SEG is honoring Andy Hildebrand, Bob Limbaugh, John Mouton, and Roice Nelson with the Enterprise Award for founding Landmark Graphics, which revolutionized the manner in which seismic data are interpreted. Roice Nelson was a visionary who built the first interpretation ‘workstation’ out of cardboard and managed to convince others of its potential. John Mouton and Andy Hildebrand provided the scientific and programming expertise that made this vision a reality. Bob Limbaugh sold the dream to clients and venture capitalists alike, providing the financial fuel that got Landmark through the crucial first years.
Biography Citation for the Cecil Green Enterprise Award
Contributed by Tom Wright
"If a man does not keep pace with his companions, perhaps it is because he hears a different drummer. Let him step to the music which he hears, however measured or far away.” Henry David Thoreau, Walden
As Robert Stone Limbaugh begins each new enterprise, the beat may be so faint we mere mortals rarely hear a thing. The frequencies Bob is tuned to are likely too high, possibly too low. But we would do well to join the parade and keep step as best we can until we too sense the beat. Startled are those who never hear. Foolish are those who refuse to listen. But those who do will be at least entertained and enlightened, very possibly enriched.
If you are left-handed and have a degree in electrical engineering, email, do not fax, your resume to Bob Limbaugh immediately. As we all know, left-handed, double-Es are the most desirable, brilliant, and capable employees—with the most promise.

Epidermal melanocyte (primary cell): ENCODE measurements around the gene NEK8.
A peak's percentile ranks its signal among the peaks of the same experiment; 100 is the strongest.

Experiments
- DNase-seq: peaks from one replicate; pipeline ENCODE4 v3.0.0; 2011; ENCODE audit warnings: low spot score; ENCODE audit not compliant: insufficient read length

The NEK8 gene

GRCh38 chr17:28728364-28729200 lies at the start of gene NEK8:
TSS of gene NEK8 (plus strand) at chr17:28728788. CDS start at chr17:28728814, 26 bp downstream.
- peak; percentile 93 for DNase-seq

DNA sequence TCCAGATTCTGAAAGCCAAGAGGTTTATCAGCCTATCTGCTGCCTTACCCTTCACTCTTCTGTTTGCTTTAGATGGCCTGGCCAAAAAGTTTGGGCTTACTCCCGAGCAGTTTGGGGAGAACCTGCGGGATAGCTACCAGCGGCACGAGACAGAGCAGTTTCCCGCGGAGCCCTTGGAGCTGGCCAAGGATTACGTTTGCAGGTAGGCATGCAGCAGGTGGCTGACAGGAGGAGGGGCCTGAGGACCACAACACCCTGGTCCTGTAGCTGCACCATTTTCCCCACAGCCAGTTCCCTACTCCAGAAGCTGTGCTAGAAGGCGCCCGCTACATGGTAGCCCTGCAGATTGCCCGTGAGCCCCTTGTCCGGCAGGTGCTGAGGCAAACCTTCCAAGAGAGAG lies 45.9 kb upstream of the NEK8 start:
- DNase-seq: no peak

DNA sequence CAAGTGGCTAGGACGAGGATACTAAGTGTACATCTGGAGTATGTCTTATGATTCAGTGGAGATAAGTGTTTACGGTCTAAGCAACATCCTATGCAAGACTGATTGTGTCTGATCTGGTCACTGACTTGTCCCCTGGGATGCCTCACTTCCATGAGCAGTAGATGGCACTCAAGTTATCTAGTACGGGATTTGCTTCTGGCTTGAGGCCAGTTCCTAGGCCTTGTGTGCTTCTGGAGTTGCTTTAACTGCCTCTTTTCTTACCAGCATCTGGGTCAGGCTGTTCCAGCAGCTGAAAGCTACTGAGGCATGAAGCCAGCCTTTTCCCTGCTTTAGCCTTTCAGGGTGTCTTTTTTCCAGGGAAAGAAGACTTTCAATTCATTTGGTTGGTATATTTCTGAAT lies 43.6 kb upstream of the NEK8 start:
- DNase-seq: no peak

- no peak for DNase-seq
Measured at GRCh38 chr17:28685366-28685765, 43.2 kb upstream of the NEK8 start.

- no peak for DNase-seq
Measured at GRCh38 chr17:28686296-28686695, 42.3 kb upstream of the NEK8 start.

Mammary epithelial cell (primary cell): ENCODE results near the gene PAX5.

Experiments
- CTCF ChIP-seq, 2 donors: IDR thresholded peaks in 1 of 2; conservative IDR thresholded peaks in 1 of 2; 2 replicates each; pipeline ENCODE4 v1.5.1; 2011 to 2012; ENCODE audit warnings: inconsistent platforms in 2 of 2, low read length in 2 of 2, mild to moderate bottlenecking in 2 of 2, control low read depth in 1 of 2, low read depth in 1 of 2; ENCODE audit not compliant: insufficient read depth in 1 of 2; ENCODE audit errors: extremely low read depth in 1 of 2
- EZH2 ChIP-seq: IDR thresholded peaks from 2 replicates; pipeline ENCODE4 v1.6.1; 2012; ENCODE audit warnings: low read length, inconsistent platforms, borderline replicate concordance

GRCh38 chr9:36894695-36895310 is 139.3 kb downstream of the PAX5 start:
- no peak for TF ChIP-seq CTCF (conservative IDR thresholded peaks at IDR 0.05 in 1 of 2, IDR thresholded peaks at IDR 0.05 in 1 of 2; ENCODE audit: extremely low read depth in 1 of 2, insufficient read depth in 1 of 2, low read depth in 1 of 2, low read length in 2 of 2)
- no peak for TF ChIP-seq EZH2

Bob hails from Birmingham, Alabama, born 13 November 1937. Despite all medieval attempts to correct it, he is left-handed. He has a degree in electrical engineering from Auburn, did graduate work at the University of Alabama, and is a member of the Eta Kappa Nu electrical engineering honorary fraternity. Yes, he is a rocket scientist. Vector to Alabama’s Army Ballistic Missile Command Redstone Arsenal, circa 1960 and you would find Bob testing rockets and assisting in the development of the first helicopter gunship: the Huey Cobra.
At NASA’s Marshall Space Flight Center, Bob helped build the Saturn V (under Von Braun), developing innovative instrumentation for measuring seismic, vibration, and acoustic responses.
A turnaround has to be easier than a start-up. Right! Even Bob can be surprised. Yes, Virginia, turnarounds can be much, much more difficult than start-ups. But people now believed in Bob’s vision. Even if the vulture capitalists did not follow, suppliers did. And Tom Barrow did. So taking two moribund divisions of GeoQuest International, Bob founded GX Technology in 1988. Modeling and depth imaging—the missing links in seismic interpretation—were the vision.
Today, Bob has shifted from exploration to telecommunications. He is president and CEO of Automated Information Management, a 20-year-old telecommunications software, outside-plant design, engineering, and mapping company. AIM applies AutoCAD to telecommunications infrastructure, a business turned on its ear by competition and new technology. Do you hear the beat?